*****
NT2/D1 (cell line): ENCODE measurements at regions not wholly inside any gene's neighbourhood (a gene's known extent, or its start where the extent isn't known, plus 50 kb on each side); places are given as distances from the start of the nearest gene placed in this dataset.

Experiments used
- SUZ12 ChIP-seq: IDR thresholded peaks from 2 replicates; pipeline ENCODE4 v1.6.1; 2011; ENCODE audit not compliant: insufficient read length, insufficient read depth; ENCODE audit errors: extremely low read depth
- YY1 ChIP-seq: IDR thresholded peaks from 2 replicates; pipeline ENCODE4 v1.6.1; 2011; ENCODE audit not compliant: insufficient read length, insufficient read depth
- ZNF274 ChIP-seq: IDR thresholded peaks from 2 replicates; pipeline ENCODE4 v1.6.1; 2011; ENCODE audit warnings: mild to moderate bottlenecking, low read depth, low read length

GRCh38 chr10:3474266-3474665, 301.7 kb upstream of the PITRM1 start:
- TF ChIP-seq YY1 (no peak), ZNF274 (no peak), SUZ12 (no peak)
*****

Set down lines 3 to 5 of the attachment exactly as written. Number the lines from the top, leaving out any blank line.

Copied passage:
- SUZ12 ChIP-seq: IDR thresholded peaks from 2 replicates; pipeline ENCODE4 v1.6.1; 2011; ENCODE audit not compliant: insufficient read length, insufficient read depth; ENCODE audit errors: extremely low read depth
- YY1 ChIP-seq: IDR thresholded peaks from 2 replicates; pipeline ENCODE4 v1.6.1; 2011; ENCODE audit not compliant: insufficient read length, insufficient read depth
- ZNF274 ChIP-seq: IDR thresholded peaks from 2 replicates; pipeline ENCODE4 v1.6.1; 2011; ENCODE audit warnings: mild to moderate bottlenecking, low read depth, low read length